Teenage Weight Loss Program
7 Habits of Weight Loss

Teenage Weight Loss Program

Determining whether your son or daughter should be on a teenage weight loss program is an emotional event.

Teenagers lose or gain weight the same way the rest of us do; by eating less and moving more. The difference between a teenager and an adult is the level of sensitivity to the subject.

Teenagers are by far more sensitive about their appearance and teasing by peers or family members.

Teenagers are also more susceptible to dieting diseases such as anorexia and bulimia. Teenage weight loss is a delicate subject.

If your teen comes to you and asks about starting a weight loss program, your role is to be supportive and offer nutritional guidance. Resist the urge to give too much help unless it is asked for. Don’t give advice that is unsolicited. But if you are able to talk freely about the subject and your teenager brings the subject up first, then you can be as helpful as you need to be.  There are many good resources that offer teenage weight loss programs in a supervised environment with properly trained staff.

 If it’s your idea to put your teenager on a weight loss program, you will need to be cautious, careful and tactful. Most people don’t respond to pressure from other people by knuckling down and doing as they are told. Teens are no different. On the contrary, if a teen is overeating due to depression, boredom, loneliness or a number of other emotional reasons, pressure from a parent, family member or peer, is likely to make them feel even worse about themselves and drive them even further into their eating disorder. It doesn’t help teens to tell them that they are overweight. They already know that.

One good way to help your teen is to set an example by eating right yourself. Putting yourself on a weight loss program yourself is a great example for your teenager. Talk about food and nutrition at the dinner table, but keep it in the context of your own eating habits. Inside, your teen is longing to lose weight. By demonstrating willpower, practicing portion control, focusing on healthy content of food and resisting snacks between meals, you will be setting good examples that your teenager will be subconsciously absorbing, or even taking mental notes on what to do by themselves.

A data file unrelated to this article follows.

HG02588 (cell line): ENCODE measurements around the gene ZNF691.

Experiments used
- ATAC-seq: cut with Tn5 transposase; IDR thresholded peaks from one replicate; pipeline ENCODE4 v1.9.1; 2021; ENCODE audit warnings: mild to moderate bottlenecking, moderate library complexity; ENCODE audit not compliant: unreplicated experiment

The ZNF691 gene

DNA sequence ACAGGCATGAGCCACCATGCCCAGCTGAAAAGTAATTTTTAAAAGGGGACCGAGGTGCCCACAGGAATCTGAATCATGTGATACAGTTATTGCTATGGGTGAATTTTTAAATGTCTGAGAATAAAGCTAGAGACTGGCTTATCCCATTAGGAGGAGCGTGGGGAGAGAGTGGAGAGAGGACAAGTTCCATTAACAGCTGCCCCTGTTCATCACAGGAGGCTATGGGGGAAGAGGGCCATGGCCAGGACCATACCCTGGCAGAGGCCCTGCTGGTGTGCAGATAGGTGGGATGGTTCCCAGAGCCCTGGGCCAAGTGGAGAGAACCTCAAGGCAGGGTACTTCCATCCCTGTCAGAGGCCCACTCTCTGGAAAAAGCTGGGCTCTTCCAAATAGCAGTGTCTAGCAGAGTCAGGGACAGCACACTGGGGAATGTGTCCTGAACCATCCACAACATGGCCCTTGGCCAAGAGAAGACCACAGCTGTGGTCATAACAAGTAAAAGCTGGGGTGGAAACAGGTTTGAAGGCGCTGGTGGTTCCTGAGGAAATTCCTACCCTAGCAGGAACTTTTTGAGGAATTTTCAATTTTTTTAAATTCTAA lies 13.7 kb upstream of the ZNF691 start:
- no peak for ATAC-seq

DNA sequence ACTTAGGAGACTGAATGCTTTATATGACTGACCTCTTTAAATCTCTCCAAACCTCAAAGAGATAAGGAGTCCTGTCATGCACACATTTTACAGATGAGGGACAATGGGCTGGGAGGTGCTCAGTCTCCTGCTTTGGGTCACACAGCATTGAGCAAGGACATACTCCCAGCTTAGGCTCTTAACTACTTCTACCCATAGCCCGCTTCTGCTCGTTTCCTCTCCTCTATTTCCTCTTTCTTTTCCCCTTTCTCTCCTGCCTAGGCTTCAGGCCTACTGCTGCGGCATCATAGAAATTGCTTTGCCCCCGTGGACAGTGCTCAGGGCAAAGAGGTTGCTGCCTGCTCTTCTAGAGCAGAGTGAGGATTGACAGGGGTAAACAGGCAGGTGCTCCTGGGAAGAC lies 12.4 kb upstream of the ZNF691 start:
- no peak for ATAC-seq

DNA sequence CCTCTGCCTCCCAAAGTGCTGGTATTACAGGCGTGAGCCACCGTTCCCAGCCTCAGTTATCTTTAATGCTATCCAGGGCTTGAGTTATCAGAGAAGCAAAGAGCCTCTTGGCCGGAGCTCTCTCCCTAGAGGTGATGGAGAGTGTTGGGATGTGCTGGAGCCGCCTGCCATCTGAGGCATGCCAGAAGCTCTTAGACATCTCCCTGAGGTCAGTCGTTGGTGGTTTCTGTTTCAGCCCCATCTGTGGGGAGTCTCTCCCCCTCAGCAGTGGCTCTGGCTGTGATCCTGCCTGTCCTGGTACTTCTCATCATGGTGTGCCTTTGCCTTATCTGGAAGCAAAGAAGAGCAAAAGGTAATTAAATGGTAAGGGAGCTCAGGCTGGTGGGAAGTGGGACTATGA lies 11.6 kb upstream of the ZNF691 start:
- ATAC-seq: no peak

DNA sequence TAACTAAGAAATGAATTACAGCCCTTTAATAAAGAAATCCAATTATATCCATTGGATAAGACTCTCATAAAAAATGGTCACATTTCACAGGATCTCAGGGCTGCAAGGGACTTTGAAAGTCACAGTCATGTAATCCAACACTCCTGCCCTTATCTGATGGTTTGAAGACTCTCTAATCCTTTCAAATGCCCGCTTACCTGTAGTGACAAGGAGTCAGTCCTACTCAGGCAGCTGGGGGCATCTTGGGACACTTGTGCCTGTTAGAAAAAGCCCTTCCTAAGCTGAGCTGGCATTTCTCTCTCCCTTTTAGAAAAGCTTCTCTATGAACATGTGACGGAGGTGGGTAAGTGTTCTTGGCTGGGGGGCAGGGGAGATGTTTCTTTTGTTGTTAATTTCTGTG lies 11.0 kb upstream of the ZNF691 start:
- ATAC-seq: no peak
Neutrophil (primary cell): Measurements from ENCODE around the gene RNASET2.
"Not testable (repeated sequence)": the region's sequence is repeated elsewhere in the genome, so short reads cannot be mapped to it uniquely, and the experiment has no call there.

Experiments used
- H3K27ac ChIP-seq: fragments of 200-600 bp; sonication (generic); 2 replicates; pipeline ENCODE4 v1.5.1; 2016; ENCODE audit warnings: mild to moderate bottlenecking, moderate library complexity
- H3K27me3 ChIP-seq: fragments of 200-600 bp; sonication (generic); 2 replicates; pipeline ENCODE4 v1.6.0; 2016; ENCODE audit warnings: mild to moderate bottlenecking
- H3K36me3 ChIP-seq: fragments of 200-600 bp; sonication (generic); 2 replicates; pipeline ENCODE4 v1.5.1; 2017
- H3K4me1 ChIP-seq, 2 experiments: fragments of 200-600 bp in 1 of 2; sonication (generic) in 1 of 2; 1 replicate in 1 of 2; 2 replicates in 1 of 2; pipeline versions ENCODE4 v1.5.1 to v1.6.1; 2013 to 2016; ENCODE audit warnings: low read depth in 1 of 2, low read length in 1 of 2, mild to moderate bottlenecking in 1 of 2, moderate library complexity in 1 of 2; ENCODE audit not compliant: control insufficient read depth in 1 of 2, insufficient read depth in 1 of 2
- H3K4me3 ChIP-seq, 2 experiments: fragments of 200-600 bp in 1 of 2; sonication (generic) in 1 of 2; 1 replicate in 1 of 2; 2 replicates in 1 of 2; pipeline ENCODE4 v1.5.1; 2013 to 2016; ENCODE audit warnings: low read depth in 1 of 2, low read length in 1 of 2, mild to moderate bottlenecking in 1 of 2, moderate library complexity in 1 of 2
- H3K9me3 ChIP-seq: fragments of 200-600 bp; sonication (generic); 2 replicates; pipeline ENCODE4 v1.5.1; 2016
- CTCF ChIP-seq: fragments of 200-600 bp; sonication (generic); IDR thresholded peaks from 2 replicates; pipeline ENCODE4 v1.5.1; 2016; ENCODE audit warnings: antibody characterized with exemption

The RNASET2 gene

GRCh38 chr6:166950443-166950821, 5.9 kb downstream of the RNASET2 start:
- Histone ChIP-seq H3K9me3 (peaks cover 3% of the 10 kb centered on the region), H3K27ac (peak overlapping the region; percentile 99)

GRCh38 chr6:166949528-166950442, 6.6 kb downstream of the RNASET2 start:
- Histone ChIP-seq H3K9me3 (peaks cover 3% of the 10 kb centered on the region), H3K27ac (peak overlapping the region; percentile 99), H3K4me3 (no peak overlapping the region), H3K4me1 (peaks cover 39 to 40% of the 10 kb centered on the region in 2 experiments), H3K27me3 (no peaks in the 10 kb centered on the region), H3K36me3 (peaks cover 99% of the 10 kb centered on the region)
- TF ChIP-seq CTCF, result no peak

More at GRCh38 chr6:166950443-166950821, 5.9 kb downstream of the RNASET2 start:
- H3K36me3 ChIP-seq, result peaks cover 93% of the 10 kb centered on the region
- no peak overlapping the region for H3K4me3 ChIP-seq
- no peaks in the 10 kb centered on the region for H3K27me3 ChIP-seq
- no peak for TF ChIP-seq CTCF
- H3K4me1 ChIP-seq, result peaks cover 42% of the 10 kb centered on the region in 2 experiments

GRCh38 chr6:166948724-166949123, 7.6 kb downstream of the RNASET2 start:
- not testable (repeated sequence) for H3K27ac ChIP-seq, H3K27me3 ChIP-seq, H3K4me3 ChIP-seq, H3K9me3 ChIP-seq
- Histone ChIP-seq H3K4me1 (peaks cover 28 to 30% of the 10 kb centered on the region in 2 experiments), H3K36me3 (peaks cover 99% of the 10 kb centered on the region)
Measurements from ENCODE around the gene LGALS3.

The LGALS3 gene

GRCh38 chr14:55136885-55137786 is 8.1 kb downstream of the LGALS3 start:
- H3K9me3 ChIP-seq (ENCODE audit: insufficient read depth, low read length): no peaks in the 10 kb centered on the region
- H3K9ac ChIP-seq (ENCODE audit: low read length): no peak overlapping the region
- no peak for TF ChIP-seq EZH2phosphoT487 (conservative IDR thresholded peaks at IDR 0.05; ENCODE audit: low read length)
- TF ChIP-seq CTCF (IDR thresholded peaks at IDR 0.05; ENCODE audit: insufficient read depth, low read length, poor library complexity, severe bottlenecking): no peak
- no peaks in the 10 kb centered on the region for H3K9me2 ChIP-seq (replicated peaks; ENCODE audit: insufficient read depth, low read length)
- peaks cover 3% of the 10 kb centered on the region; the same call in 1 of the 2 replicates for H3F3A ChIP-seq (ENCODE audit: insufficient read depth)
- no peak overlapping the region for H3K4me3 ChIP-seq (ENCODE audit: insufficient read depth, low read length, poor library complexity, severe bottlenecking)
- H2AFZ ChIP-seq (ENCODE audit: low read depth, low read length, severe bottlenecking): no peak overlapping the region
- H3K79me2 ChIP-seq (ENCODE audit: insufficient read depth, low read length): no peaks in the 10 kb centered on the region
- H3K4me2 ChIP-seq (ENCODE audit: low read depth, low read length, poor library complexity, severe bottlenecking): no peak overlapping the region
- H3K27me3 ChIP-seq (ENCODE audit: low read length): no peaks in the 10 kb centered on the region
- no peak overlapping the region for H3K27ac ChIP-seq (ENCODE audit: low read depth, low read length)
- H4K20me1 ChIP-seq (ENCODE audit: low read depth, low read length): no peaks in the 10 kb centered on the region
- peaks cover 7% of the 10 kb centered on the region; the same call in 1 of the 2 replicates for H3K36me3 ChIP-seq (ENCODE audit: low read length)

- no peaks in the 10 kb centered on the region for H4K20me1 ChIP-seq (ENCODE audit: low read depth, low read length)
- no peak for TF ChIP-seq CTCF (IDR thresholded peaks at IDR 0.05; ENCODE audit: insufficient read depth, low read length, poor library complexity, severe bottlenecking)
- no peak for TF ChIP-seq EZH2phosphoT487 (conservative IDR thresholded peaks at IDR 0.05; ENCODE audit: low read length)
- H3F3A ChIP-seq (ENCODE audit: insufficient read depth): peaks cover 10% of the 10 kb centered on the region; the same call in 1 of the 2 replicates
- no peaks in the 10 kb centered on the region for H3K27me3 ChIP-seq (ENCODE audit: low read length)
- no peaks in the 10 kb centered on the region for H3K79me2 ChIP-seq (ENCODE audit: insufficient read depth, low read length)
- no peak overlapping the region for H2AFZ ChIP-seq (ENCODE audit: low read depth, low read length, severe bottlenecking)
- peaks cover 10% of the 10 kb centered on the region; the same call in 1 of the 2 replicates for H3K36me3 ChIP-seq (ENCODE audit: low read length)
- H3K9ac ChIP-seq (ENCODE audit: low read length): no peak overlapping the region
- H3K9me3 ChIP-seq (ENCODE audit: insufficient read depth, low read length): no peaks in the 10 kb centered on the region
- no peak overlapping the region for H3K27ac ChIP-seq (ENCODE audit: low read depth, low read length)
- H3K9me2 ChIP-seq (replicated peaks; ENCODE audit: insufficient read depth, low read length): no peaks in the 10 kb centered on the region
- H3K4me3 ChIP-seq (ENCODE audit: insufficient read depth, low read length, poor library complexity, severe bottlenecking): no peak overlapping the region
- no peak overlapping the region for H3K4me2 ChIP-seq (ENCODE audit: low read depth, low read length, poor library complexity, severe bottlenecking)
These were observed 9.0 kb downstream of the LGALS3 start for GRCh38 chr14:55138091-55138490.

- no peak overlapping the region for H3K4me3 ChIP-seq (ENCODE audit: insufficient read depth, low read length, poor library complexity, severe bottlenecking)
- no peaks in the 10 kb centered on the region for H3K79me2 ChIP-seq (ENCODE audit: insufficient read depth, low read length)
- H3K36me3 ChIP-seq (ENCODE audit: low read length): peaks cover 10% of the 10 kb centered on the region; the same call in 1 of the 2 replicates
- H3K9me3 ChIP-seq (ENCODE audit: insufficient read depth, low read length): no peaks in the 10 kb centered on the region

Leave literature lying around the house on the glycemic content of foods, and a small calorie book. Take your teenager shopping and let them see you analyze the food labels. Put foods back on the shelf if they are high in fat and make a casual comment such as “That’s too high in fat, I am trying to lose a little weight, so I need to keep my fat intake below 30%.” By keeping your comments light and casual and in context of your own body, you will be educating them in a subtle way that doesn’t make it personal or play to their sensitivity. This will work much better than nagging, cajoling or forcing your teen into weight loss. After dinner announce that you are going for a walk to get some exercise and ask if anyone wants to join you. Don’t make it an issue if they don’t. Just go anyway.

If you sense that your teenager is having real emotional issues, or has a medical condition or an eating disorder, you should seek professional help and ask about a properly supervised teenage weight loss program.
 
Philip Kustner

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The information found in and throughout The 7 Habits of Weight loss (www.7habitsofweightloss.com) is not intended as a substitute for the advice or treatment that may have been prescribed by your physician.
Information found here should NOT be construed as definitive or binding medical advice and is NOT intended to diagnose, prescribe, nor endorse any brand of products or services. Always seek the advice of your physician or other qualified health provider prior to starting any new weight loss or exercise regimen or with any questions you may have regarding a medical condition.